In an episode of the television series "Homeland," a terrorist organization assassinates the vice president of the United States by wirelessly hacking into his pacemaker. Although the scenario was fictional, the underlying premise is not.
Life-saving medical devices abound in today's world, and many of these devices are connected wirelessly to hospital networks, making them vulnerable to cyberattacks. For example, a malicious person could hack into a pacemaker, causing the device to apply lethal electrical stimulation, or an insulin pump, causing it to deliver a deadly dose of the hormone.
"Just like any other piece of Internet technology, medical devices are susceptible to the same cyberthreats you hear about all the time on the news," said Russel Jones, a partner at the consulting firm Deloitte, which released a report Monday (Sept. 23) on the subject of cybersecurity in medical devices.
As more and more medical devices go online, device manufacturers and health care organizations will need to address security issues to keep patients and their health information safe. [Image Gallery: The BioDigital Human]
So far, there have been no known incidents of a hacked medical device injuring or killing a person, but researchers have demonstrated that these events are possible "with the right level of skill and understanding," Jones told LiveScience.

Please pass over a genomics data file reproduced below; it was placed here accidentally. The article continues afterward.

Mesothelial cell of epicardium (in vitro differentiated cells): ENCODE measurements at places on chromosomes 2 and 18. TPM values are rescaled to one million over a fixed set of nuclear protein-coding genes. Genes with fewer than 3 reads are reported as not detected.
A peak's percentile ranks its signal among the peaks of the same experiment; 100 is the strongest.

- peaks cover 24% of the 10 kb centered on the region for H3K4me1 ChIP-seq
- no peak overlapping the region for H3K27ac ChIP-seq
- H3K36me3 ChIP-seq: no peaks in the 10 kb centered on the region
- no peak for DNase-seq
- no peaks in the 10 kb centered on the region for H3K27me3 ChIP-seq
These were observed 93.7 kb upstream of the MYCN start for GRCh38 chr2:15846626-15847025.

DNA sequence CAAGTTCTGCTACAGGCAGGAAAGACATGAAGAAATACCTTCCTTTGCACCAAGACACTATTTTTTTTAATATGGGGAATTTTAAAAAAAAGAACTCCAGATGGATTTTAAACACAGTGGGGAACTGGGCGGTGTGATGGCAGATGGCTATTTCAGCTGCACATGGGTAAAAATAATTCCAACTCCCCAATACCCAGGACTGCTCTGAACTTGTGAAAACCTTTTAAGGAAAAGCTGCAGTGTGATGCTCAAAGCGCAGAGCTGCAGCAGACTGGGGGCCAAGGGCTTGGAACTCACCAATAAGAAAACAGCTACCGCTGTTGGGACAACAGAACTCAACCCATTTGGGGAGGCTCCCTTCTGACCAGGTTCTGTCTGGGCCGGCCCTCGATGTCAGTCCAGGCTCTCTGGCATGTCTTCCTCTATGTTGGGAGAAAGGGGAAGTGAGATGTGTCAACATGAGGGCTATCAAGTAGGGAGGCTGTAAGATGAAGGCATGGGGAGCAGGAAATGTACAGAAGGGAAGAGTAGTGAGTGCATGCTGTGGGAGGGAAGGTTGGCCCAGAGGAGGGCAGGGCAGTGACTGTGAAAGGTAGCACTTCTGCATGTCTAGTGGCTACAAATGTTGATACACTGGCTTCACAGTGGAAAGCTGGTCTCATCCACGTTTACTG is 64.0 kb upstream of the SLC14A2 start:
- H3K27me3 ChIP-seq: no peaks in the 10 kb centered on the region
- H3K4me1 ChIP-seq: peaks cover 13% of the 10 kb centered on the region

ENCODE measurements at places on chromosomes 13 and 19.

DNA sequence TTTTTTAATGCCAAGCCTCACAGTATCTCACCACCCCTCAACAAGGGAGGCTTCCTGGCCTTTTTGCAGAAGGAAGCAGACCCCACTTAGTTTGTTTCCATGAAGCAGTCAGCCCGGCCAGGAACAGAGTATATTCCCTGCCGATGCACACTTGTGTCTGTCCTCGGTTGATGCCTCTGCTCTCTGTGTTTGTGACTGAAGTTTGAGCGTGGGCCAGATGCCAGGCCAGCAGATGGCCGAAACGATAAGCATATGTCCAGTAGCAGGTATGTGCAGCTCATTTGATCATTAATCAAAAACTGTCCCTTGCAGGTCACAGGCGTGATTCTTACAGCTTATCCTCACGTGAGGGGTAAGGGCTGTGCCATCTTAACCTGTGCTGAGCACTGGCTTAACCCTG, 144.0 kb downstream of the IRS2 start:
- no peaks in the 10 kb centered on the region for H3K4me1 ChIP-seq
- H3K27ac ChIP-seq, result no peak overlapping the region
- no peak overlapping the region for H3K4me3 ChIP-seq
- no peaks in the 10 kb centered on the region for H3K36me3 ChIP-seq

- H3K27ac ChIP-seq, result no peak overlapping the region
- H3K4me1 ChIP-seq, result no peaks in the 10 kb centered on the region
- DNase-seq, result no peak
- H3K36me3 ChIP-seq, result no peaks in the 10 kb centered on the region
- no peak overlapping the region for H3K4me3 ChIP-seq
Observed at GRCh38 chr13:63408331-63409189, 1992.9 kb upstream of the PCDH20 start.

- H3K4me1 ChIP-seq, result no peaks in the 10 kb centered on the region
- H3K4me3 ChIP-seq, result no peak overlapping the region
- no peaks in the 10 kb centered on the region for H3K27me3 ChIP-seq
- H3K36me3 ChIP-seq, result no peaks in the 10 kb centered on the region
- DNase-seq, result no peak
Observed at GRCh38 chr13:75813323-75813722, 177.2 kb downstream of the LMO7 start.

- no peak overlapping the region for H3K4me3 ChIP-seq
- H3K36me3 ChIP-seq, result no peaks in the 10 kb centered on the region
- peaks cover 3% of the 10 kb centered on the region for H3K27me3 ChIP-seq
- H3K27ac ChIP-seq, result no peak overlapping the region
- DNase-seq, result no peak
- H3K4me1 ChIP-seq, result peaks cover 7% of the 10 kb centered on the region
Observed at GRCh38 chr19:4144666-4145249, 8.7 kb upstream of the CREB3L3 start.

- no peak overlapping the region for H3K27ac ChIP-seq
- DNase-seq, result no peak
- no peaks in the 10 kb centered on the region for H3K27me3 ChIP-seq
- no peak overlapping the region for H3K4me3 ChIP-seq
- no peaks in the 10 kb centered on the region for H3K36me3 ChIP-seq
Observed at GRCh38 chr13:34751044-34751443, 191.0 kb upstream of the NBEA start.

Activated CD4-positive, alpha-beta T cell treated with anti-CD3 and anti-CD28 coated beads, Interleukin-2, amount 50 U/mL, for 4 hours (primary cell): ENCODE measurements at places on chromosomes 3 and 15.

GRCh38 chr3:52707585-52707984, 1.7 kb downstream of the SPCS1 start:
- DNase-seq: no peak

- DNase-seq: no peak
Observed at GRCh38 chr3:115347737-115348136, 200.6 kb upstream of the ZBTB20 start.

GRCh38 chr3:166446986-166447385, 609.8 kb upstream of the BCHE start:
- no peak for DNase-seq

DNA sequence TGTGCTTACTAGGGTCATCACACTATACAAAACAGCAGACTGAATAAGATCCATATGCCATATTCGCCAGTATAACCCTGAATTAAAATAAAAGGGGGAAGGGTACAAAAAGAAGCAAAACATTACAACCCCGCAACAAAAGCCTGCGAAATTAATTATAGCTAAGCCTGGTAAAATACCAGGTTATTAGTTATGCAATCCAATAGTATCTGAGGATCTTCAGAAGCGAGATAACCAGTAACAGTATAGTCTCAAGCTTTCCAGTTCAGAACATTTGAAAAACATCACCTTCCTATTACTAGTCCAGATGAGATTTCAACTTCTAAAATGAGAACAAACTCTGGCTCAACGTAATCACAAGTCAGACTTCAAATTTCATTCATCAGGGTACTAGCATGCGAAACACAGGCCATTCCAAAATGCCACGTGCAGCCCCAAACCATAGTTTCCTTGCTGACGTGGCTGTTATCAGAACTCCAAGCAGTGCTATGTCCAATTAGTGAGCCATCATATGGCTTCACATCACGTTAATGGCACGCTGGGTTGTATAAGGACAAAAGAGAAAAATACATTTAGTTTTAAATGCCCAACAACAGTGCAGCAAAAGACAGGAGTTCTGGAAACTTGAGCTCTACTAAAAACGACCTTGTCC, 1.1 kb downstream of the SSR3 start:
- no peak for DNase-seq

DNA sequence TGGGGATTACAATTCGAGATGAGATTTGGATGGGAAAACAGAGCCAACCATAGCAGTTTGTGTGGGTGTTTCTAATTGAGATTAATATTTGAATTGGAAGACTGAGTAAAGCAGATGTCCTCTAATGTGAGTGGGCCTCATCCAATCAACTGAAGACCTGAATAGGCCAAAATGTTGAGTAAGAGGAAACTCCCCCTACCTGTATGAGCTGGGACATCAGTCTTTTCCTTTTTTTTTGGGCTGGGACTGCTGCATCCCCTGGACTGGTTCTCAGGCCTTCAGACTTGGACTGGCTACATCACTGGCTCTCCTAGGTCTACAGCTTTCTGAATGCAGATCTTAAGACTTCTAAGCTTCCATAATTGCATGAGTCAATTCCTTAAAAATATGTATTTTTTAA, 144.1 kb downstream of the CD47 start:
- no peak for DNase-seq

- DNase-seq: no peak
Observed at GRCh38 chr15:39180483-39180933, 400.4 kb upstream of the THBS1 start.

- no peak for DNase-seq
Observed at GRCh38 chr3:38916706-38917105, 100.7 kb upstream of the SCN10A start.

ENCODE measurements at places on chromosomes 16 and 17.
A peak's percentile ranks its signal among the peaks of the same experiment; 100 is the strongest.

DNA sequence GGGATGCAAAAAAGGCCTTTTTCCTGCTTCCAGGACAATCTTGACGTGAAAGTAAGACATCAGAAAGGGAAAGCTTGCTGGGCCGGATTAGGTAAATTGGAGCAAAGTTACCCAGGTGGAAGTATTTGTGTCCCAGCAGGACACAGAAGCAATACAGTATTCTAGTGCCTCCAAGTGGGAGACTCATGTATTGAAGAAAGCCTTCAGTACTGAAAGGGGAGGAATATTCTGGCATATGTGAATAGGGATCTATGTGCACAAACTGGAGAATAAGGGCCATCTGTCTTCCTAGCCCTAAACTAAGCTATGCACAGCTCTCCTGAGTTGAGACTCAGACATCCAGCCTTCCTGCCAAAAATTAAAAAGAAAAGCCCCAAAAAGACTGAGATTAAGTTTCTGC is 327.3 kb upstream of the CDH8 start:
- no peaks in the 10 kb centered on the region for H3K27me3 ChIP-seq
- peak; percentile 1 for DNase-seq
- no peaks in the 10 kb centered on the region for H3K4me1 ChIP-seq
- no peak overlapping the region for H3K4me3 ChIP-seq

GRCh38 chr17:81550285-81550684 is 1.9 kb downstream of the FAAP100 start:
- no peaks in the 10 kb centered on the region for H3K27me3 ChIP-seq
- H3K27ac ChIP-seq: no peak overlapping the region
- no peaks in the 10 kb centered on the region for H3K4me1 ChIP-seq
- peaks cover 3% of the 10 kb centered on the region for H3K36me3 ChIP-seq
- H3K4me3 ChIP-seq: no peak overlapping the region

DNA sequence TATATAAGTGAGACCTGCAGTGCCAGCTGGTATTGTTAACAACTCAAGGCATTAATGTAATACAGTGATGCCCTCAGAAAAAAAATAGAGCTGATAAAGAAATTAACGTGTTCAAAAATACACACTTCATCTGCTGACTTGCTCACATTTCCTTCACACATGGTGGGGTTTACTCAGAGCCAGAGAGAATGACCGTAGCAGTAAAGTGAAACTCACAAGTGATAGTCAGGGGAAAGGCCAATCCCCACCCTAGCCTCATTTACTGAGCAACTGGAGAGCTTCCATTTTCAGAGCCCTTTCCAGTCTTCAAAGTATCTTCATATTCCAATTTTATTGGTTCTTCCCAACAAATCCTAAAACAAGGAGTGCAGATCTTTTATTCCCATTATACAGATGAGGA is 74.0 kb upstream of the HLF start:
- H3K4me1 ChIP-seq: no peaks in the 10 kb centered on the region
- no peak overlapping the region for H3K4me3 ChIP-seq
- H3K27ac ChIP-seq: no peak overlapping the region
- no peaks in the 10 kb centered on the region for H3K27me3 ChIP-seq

In the Deloitte study, consultants interviewed representatives from nine health care organizations, in areas spanning from information technology to clinical engineering. The participants answered questions about the regulation, risk management and security of networked medical devices.
The majority of organizations surveyed felt their organizations had strategies and frameworks for managing cybersecurity risks. However, there were differences in the degree of preparedness and approaches for handling cyberthreats.
One way to protect information sent to or from a medical device is to encrypt it. The problem is, encryption takes up valuable processing time on the device. The challenge, Jones said, is to develop encryption that addresses cyberrisk without impacting the functionality of the device.
In June, the U.S. Food and Drug Administration (FDA) released draft guidance for cybersecurity concerns. The FDA's previous guidance from 2005 was pretty vague, but the new draft lays out specific concerns that must be addressed when applying for FDA approval for new devices.
Ensuring cybersecurity in medical devices will require collaboration, Jones said. "This is going to be a problem that's jointly solved by health care systems, providers, device manufacturers and the FDA," he said.